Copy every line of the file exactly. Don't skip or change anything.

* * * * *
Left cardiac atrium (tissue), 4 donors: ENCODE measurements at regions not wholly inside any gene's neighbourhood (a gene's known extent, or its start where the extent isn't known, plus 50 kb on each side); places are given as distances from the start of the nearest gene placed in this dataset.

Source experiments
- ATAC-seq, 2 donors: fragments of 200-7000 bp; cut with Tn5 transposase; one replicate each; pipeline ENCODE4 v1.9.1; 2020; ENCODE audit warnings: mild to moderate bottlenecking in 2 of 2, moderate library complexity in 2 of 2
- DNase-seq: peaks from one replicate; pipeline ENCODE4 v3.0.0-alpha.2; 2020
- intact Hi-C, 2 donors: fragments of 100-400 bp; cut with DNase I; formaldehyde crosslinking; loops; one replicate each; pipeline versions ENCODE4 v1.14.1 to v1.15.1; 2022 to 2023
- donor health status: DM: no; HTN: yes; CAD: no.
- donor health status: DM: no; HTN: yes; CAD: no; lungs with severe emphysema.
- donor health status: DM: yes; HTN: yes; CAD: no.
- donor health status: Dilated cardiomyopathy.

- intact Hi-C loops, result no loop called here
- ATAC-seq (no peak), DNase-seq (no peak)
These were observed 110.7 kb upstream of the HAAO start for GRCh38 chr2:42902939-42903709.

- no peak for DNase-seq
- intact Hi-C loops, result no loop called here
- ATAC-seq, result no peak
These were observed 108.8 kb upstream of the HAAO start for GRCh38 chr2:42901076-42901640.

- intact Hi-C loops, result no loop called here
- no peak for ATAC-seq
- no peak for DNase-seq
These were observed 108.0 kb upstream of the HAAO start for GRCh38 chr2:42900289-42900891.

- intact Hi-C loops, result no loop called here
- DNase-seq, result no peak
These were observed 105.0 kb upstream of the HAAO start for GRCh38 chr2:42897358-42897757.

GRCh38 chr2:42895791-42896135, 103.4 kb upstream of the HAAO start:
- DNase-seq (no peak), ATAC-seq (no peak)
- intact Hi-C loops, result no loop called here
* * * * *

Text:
Left cardiac atrium (tissue), 4 donors: ENCODE measurements at regions not wholly inside any gene's neighbourhood (a gene's known extent, or its start where the extent isn't known, plus 50 kb on each side); places are given as distances from the start of the nearest gene placed in this dataset.

Source experiments
- ATAC-seq, 2 donors: fragments of 200-7000 bp; cut with Tn5 transposase; one replicate each; pipeline ENCODE4 v1.9.1; 2020; ENCODE audit warnings: mild to moderate bottlenecking in 2 of 2, moderate library complexity in 2 of 2
- DNase-seq: peaks from one replicate; pipeline ENCODE4 v3.0.0-alpha.2; 2020
- intact Hi-C, 2 donors: fragments of 100-400 bp; cut with DNase I; formaldehyde crosslinking; loops; one replicate each; pipeline versions ENCODE4 v1.14.1 to v1.15.1; 2022 to 2023
- donor health status: DM: no; HTN: yes; CAD: no.
- donor health status: DM: no; HTN: yes; CAD: no; lungs with severe emphysema.
- donor health status: DM: yes; HTN: yes; CAD: no.
- donor health status: Dilated cardiomyopathy.

- intact Hi-C loops, result no loop called here
- ATAC-seq (no peak), DNase-seq (no peak)
These were observed 110.7 kb upstream of the HAAO start for GRCh38 chr2:42902939-42903709.

- no peak for DNase-seq
- intact Hi-C loops, result no loop called here
- ATAC-seq, result no peak
These were observed 108.8 kb upstream of the HAAO start for GRCh38 chr2:42901076-42901640.

- intact Hi-C loops, result no loop called here
- no peak for ATAC-seq
- no peak for DNase-seq
These were observed 108.0 kb upstream of the HAAO start for GRCh38 chr2:42900289-42900891.

- intact Hi-C loops, result no loop called here
- DNase-seq, result no peak
These were observed 105.0 kb upstream of the HAAO start for GRCh38 chr2:42897358-42897757.

GRCh38 chr2:42895791-42896135, 103.4 kb upstream of the HAAO start:
- DNase-seq (no peak), ATAC-seq (no peak)
- intact Hi-C loops, result no loop called here